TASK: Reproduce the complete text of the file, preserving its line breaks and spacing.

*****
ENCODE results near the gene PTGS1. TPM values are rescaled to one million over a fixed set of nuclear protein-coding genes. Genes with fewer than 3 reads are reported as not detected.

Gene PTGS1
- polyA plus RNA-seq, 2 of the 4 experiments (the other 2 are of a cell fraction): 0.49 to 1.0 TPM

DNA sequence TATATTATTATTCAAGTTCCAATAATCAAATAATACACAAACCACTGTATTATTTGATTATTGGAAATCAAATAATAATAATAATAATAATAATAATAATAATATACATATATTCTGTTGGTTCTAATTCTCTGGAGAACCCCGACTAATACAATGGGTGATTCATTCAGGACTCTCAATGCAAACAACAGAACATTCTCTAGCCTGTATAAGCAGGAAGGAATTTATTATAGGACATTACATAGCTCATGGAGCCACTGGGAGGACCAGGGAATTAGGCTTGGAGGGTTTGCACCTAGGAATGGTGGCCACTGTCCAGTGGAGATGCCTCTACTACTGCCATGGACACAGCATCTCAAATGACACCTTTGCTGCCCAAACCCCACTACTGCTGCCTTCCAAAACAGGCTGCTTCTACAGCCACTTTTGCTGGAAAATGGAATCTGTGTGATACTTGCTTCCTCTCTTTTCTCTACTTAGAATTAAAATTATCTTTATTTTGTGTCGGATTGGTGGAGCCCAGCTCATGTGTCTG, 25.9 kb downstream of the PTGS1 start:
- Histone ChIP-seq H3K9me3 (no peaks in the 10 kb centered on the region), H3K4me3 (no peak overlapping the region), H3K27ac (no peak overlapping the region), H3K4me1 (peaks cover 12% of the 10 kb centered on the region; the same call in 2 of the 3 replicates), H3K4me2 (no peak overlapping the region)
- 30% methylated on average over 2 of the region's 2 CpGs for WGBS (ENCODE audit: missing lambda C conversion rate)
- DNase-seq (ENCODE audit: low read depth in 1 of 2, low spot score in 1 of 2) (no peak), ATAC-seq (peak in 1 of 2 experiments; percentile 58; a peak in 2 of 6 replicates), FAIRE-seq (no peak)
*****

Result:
ENCODE results near the gene PTGS1. TPM values are rescaled to one million over a fixed set of nuclear protein-coding genes. Genes with fewer than 3 reads are reported as not detected.

Gene PTGS1
- polyA plus RNA-seq, 2 of the 4 experiments (the other 2 are of a cell fraction): 0.49 to 1.0 TPM

DNA sequence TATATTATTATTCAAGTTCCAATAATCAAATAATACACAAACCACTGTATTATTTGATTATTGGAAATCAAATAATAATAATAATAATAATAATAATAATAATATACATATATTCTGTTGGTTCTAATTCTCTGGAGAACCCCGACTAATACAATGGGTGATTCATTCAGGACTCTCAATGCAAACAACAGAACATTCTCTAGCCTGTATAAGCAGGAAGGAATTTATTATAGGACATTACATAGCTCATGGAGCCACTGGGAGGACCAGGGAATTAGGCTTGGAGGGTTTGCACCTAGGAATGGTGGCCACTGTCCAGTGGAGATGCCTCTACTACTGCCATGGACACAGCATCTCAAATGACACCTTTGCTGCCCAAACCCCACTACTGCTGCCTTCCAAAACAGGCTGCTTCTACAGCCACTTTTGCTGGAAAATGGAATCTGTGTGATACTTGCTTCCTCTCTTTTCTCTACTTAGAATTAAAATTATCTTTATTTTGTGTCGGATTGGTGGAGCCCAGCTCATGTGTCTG, 25.9 kb downstream of the PTGS1 start:
- Histone ChIP-seq H3K9me3 (no peaks in the 10 kb centered on the region), H3K4me3 (no peak overlapping the region), H3K27ac (no peak overlapping the region), H3K4me1 (peaks cover 12% of the 10 kb centered on the region; the same call in 2 of the 3 replicates), H3K4me2 (no peak overlapping the region)
- 30% methylated on average over 2 of the region's 2 CpGs for WGBS (ENCODE audit: missing lambda C conversion rate)
- DNase-seq (ENCODE audit: low read depth in 1 of 2, low spot score in 1 of 2) (no peak), ATAC-seq (peak in 1 of 2 experiments; percentile 58; a peak in 2 of 6 replicates), FAIRE-seq (no peak)